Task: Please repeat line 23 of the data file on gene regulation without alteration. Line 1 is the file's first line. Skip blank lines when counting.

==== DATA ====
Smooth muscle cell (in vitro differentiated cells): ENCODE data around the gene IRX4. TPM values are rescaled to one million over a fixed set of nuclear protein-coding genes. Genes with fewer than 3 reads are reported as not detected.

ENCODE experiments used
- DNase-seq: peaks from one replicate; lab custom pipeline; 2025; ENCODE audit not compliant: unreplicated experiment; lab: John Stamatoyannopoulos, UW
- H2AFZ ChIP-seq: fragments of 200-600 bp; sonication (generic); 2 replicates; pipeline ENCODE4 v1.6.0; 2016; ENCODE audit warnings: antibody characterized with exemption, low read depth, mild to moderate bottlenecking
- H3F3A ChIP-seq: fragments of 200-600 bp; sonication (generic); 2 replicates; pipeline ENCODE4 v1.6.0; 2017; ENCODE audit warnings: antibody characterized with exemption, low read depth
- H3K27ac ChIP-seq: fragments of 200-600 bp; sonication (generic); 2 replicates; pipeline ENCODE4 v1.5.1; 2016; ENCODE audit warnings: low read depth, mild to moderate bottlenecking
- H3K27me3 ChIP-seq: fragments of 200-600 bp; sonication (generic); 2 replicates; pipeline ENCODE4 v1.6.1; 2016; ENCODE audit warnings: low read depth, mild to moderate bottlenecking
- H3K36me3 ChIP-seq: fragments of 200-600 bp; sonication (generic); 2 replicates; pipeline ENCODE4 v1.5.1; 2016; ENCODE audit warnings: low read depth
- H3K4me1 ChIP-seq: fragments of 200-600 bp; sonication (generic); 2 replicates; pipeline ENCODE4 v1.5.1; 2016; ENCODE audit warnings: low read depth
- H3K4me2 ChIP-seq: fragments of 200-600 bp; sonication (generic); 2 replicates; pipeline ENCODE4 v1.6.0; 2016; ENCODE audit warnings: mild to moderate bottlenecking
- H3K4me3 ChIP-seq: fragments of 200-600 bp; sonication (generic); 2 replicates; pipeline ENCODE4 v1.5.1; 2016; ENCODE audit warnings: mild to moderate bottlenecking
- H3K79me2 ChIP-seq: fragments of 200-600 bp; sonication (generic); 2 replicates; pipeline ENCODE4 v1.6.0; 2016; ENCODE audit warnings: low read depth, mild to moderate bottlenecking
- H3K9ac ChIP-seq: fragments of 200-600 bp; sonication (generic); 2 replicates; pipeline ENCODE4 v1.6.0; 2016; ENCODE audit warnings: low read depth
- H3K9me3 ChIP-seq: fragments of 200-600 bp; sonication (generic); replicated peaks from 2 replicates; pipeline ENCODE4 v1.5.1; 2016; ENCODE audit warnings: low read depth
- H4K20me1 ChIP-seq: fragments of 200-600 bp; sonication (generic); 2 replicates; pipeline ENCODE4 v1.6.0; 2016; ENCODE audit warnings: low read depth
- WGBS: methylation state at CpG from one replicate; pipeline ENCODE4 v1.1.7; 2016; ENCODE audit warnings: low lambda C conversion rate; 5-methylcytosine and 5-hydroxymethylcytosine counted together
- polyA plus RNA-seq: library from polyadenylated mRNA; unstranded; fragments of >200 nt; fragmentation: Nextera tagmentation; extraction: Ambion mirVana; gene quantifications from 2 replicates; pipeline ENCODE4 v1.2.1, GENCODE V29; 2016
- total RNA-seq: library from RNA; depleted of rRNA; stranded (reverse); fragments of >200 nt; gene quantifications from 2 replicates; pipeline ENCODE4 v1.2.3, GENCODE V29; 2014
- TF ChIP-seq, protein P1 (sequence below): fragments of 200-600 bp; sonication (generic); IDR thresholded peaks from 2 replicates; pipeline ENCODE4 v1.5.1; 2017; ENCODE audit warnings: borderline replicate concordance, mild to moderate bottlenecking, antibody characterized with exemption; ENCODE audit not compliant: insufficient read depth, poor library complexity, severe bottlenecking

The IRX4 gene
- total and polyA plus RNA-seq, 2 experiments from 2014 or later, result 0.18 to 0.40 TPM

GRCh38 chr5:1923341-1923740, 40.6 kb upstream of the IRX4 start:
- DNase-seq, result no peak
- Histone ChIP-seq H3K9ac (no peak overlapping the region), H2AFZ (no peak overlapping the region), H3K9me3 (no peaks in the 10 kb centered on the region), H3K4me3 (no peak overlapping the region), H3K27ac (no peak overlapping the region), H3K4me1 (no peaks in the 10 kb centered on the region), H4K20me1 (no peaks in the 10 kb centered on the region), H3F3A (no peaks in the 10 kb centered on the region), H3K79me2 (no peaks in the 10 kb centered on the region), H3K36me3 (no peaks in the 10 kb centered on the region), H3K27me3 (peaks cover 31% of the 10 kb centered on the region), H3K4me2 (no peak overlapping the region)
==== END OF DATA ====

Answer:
- DNase-seq, result no peak